Things which have stayed the same: Basically everything else, starting with brakes. That 5.00 second 100 to zero result during testing is a giveaway; several performance cars I've tested during the last few months are able to reach into the mid-to-high 4s. I also noticed that the '02 Viper which I later tested stopped in slightly less time than this (4.987 seconds), therefore Dodge must be aware of the problem, and tried to correct it. 4.987 is still below-par though, considering there are plenty of others out there willing to make 4.8 or less.  
It doesn't just stop with the testing though. Braking into High Speed Ring II's very first curve (the highly-banked right), the driver also might notice this car (as in earlier games) still needs lots of braking-time to slow its pace. If there isn't enough braking into turns, some understeer does begin to show up (which is another thing which has stayed the same), but this understeer isn't nearly as dreadful as what was encountered during GT3 or 4. At least, not at a track like High Speed Ring.  
Mid-turn, everything usually feels great, once braking is done and the gas-pedal has not been touched. But once we need to touch it, beware!!  You might have slightly better luck handling an actual live snake! On the other hand, I am loving the fact that the Viper is now 100% Grade A Fun Material again, and with a rear-end which actually responds to throttle input.  It's dangerous, but it's fun. It's difficult, but it's thrilling to drive again, just as it was in the first two games.
So in which games did PD get it right?  GT1, 2, and 5, with their wilder back-end behavior?  Or GT3 and 4, where the Viper is portrayed as a duller car? To be honest, I have no idea, nor do I care. I prefer my snakes lively, wily, and tricky-to-handle. 1, 2, and 5 win the contest in my book.
There are other good things to note. There's the fact that this car doesn't just understeer into every turn as it did in the previous game, which means the Viper is now more tossable. If some pushing is encountered on-entry, give a tap of brakes, crank that steering hard (or in some cases, release it a bit) and the front-end will consider this for a moment before predictably turning inwards more strongly. We've finally got some real lift-off oversteer folks, after (what?) 10 years of half-baked trail-brake nonsense?
"Predictably." I just used the word predictably -- which is not a word I've associated with this car in the past, unless we're talking about its engine, or its annoying understeer in the last two games. Once actually racing my mustard-colored 2002 GTS, it becomes evident how predictably it now handles, especially on the soft sport tires required by the Supercar Fest. ... Trying to get through a turn, but a sluggard Maserati is partially blocking the way? The front-end now predictably works with us to make this happen, by often allowing us to point the long nose of this snake this way and that. Trying to blast away from a group of slow-shifting A-spec drivers, but the steering input the Viper has got is so extreme, the tail is now getting too wild with throttle? The rear of this car still has plenty of traction. Lay off the gas a bit, and the Viper works with us again. Steering, throttle, brakes, lift-off, throttlesteer ... it all kinda blends together now in GT5, creating a Viper that feels a lot more like a sports car instead of a muscle car that looks like a sports car.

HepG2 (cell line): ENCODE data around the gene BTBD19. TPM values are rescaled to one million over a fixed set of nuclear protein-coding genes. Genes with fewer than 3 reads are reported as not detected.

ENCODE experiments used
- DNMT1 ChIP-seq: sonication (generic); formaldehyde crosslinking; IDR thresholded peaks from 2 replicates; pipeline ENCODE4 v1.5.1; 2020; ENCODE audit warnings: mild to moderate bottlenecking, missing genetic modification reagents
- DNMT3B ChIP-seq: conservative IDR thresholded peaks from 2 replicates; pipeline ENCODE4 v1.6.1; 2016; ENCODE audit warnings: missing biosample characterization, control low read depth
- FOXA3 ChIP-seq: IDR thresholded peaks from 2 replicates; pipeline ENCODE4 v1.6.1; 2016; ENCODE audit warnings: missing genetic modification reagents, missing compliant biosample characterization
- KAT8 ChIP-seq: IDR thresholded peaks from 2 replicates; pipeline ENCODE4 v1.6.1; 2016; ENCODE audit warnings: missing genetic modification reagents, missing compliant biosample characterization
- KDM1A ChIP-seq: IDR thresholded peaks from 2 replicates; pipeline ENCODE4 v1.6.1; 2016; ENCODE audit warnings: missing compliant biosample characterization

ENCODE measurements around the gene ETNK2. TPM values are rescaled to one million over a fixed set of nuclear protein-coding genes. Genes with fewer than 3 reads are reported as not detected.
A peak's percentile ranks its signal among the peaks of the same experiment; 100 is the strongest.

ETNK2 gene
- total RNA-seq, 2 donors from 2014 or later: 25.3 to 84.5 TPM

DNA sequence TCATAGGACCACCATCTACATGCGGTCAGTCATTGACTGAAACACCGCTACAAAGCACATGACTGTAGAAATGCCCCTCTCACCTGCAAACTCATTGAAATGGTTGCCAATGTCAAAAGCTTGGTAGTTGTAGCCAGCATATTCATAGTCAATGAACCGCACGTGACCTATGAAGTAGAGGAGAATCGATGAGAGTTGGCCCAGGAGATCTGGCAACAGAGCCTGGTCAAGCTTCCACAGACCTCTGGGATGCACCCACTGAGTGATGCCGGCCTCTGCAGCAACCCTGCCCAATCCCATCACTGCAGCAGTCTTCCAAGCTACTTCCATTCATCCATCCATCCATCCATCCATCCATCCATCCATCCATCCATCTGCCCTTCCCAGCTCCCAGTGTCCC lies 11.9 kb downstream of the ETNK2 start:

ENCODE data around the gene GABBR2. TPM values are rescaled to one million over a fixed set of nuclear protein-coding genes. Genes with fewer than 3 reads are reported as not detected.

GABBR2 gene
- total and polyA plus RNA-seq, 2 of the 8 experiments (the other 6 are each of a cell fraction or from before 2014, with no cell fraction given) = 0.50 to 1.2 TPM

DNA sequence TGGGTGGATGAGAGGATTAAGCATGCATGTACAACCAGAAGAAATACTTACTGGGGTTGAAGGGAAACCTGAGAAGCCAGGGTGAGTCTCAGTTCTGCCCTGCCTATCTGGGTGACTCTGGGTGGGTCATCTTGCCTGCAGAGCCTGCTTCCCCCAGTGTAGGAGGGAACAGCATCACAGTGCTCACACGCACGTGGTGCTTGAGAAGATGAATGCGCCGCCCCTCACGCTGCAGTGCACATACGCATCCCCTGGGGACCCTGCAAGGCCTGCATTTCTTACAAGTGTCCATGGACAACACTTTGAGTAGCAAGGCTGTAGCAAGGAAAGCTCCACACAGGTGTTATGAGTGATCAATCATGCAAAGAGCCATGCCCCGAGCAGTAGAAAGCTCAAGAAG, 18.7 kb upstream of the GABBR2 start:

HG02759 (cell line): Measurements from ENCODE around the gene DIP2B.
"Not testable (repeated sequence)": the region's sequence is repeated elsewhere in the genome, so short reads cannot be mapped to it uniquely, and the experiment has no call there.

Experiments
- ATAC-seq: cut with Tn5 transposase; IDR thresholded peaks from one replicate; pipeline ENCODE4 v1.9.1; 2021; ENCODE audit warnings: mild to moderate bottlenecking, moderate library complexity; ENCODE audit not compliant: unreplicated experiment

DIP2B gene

But then, we move on to Nürburgring's GP/F track (Stage 3 of the Supercar Fest), where it's quickly obvious that the Viper is going to need some help to maintain its status as King of the Jungle. While I managed High Speed Ring with zero suspension, brake, and drivetrain tuning, keeping the car un-tuned for GP/F is a bad idea. At this track I drove a '99 GTS initially, and then switched to the '02 model.
1999 Dodge Viper GTS
To start this comparison off, I made sure to give the '99 Viper (which has some miles on its odometer) a GT Auto chassis overall to even both cars up. They both weigh the same and have the same aerodynamics, but there are some differences here as well. I figured the '99 car could need such a service to get it up-to-par in comparison to a brand-new car.  
The '99 has softer springs, I've noticed: 3.6 and 3.2 front to rear, compared to 5.6 and 5.2 for the 2002 model. This might not get noticed at a wide track with large margins of error, but at Nürburgring, all the flaws come out. Turns out, this car does still understeer. Quite a lot, actually. It gets to be painful!  Throttle must also be maintained constantly and delicately, or else that rear's going to destroy everything we've worked so hard for as we're hot-lapping. This Viper constantly feels as if it's bending its tube-frame chassis with every tight turn, but the truth is this one's got such weak springs underneath; this seems to be the #1 source of the problem.
 Brake distances are incredibly long, too. After driving this particular track for hundreds of laps by now, I've been used to certain braking zones. Into the first turn for instance (the super-sharp right hairpin), I know by now to brake most cars at about 150 and 125 meters. Is it okay to try this in a stock Viper?  No. Um, try starting earlier!  There is no marker for the very first braking zone this track presents, so I estimate somewhere between 200 and 175 for the GTS here. 
I managed 2:24.203 at best under these conditions, and improved this to 2:22.508 after transmission, drivetrain, limited-slip tuning was accomplished. The fixed sport suspension was also installed, which firmed those coils up to 5.4 and 4.8, and brake tuning of 7/4 front to rear helped this snake massively in the slowing department. I could now use 150 meters as a good spot to begin braking into GP/F's first hairpin.